Distributions of invasive arthropods across heterogeneous urban landscapes in southern California: aridity as a key component of ecological resistance.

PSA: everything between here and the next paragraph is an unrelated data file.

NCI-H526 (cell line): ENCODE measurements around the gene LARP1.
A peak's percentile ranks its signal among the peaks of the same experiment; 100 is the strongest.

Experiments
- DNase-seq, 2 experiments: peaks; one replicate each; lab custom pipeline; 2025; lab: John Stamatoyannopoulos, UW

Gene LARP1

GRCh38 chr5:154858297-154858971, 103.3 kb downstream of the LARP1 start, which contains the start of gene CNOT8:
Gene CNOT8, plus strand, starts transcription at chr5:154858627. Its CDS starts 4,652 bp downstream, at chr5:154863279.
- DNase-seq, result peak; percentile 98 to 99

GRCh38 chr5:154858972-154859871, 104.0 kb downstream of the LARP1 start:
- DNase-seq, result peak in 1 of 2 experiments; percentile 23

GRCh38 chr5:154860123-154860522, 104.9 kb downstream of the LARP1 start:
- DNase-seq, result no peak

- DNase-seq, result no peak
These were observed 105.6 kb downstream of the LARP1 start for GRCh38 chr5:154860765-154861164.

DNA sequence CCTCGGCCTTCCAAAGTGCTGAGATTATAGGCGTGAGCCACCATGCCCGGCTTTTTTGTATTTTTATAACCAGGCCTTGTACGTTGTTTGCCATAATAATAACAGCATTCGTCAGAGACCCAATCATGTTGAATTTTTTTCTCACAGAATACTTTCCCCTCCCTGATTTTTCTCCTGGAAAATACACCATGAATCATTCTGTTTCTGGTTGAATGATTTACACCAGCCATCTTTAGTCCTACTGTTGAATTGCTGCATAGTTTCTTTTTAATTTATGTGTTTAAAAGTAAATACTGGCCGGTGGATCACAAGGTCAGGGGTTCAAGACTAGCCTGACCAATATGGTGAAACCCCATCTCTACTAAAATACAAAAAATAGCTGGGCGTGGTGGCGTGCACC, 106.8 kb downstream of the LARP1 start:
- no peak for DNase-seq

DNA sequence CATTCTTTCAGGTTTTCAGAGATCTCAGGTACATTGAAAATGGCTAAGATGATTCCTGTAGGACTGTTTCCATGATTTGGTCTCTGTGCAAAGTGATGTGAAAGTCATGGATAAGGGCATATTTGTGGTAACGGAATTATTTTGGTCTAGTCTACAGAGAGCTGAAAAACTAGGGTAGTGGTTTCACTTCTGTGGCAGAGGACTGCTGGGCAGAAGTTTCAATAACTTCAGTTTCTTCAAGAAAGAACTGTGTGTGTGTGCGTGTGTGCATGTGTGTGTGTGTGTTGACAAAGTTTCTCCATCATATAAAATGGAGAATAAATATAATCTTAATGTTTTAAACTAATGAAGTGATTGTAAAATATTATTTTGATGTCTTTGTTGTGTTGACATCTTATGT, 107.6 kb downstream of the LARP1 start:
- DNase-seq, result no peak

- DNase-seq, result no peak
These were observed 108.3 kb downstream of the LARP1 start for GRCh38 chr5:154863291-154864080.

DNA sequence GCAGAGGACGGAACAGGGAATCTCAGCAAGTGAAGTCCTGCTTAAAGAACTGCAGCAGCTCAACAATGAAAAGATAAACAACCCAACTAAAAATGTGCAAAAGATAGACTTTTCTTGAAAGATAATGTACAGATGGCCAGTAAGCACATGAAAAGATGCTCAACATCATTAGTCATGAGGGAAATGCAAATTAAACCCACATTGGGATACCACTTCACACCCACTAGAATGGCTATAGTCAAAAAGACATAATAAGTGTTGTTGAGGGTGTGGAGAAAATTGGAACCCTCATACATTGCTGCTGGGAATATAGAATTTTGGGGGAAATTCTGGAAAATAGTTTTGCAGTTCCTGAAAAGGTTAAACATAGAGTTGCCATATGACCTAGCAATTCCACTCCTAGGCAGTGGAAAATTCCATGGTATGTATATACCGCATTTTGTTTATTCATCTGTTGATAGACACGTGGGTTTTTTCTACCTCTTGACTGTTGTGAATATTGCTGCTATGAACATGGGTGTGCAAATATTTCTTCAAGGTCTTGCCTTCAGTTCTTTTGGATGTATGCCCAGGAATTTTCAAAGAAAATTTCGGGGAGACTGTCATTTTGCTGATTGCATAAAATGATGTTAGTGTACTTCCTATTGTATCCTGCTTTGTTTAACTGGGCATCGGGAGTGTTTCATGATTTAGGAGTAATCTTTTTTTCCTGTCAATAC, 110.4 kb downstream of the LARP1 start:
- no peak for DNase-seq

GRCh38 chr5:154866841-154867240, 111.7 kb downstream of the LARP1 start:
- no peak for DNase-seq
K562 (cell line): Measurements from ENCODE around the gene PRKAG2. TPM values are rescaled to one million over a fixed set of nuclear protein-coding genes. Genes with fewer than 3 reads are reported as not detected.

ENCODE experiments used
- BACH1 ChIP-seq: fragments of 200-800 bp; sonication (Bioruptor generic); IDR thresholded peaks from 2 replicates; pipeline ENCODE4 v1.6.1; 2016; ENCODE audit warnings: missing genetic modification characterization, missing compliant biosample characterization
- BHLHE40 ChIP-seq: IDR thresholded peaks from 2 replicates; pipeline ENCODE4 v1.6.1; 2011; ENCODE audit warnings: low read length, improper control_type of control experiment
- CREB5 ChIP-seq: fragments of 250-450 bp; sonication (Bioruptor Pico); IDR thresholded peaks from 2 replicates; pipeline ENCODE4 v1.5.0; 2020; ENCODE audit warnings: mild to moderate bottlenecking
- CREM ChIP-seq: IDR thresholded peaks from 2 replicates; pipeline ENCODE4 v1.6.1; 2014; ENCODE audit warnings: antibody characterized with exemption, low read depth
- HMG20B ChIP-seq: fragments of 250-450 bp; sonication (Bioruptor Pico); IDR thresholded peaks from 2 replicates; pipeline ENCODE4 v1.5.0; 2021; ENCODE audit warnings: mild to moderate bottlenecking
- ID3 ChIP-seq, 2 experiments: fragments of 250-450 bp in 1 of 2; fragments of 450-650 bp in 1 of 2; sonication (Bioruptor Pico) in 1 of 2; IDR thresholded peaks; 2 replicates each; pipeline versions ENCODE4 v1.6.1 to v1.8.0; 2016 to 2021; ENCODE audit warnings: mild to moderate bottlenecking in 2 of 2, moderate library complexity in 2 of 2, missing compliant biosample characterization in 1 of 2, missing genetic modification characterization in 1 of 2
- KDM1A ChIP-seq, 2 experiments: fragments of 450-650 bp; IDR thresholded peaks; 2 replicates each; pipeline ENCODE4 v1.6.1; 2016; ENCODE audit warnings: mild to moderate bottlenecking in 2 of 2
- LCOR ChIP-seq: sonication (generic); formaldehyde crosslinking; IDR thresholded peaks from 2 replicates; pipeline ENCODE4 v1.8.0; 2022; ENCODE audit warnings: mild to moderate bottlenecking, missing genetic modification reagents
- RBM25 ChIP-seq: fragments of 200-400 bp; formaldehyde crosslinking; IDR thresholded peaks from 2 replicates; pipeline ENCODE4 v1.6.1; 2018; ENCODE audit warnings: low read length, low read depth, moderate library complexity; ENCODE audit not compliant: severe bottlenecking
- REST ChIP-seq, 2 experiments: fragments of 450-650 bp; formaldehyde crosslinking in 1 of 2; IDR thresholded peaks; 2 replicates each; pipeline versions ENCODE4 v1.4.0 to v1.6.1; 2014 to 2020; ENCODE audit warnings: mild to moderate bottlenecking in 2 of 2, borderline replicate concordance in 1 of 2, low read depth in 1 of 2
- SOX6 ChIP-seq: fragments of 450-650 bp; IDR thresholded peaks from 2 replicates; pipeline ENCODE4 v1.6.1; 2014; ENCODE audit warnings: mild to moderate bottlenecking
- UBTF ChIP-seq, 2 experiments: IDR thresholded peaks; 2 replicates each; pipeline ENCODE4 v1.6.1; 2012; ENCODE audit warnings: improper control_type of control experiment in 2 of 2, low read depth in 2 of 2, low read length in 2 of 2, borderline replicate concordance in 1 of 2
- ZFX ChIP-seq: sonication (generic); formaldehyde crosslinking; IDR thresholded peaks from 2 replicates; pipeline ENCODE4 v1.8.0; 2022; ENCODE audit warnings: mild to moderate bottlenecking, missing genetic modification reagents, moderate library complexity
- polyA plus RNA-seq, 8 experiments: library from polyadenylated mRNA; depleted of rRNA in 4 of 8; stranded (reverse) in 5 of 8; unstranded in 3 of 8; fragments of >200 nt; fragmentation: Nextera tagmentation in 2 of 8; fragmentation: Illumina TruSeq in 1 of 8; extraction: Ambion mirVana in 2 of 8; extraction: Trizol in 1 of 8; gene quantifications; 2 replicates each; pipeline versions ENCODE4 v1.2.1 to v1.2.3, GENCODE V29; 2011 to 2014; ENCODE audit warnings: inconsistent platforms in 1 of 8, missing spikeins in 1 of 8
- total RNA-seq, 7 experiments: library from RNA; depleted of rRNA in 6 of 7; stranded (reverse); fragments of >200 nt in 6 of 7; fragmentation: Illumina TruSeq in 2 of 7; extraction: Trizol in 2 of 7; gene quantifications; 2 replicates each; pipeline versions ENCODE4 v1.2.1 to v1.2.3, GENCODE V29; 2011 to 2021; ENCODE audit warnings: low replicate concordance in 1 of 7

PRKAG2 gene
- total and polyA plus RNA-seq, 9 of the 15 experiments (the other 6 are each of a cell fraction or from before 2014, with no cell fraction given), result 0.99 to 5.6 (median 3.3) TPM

Urban systems often support large numbers of non-native species, but due to the heterogeneity of urban landscapes, species are not evenly distributed. Understanding the drivers of ecological resistance in urban landscapes may help to identify habitats that are most resistant to invasion, and inform efforts to model and conserve native biodiversity. We used pitfall traps to survey non-native ground-dwelling arthropods in three adjacent, low-elevation habitat types in southern California: California sage scrub, non-native grassland, and suburban development. We found that non-native species were fewer and less widely distributed in the sage scrub and grassland habitats. Due to the proximity of our sites, differences in propagule pressure is an unlikely explanation. Instead, we suggest that the absence of water subsidies in the sage scrub and grassland habitats increases those habitats' resistance to arthropod invasions. Comparisons to studies conducted at fragments closer to the coast provide further support for the relationship between aridity and invasibility in southern California. Our findings highlight that inland fragments are important for conserving native arthropod diversity, that models of non-native species distributions in arid and semi-arid urban systems should include aridity measures, and that reducing resource subsidies across the region is critical to mitigating spread of non-natives.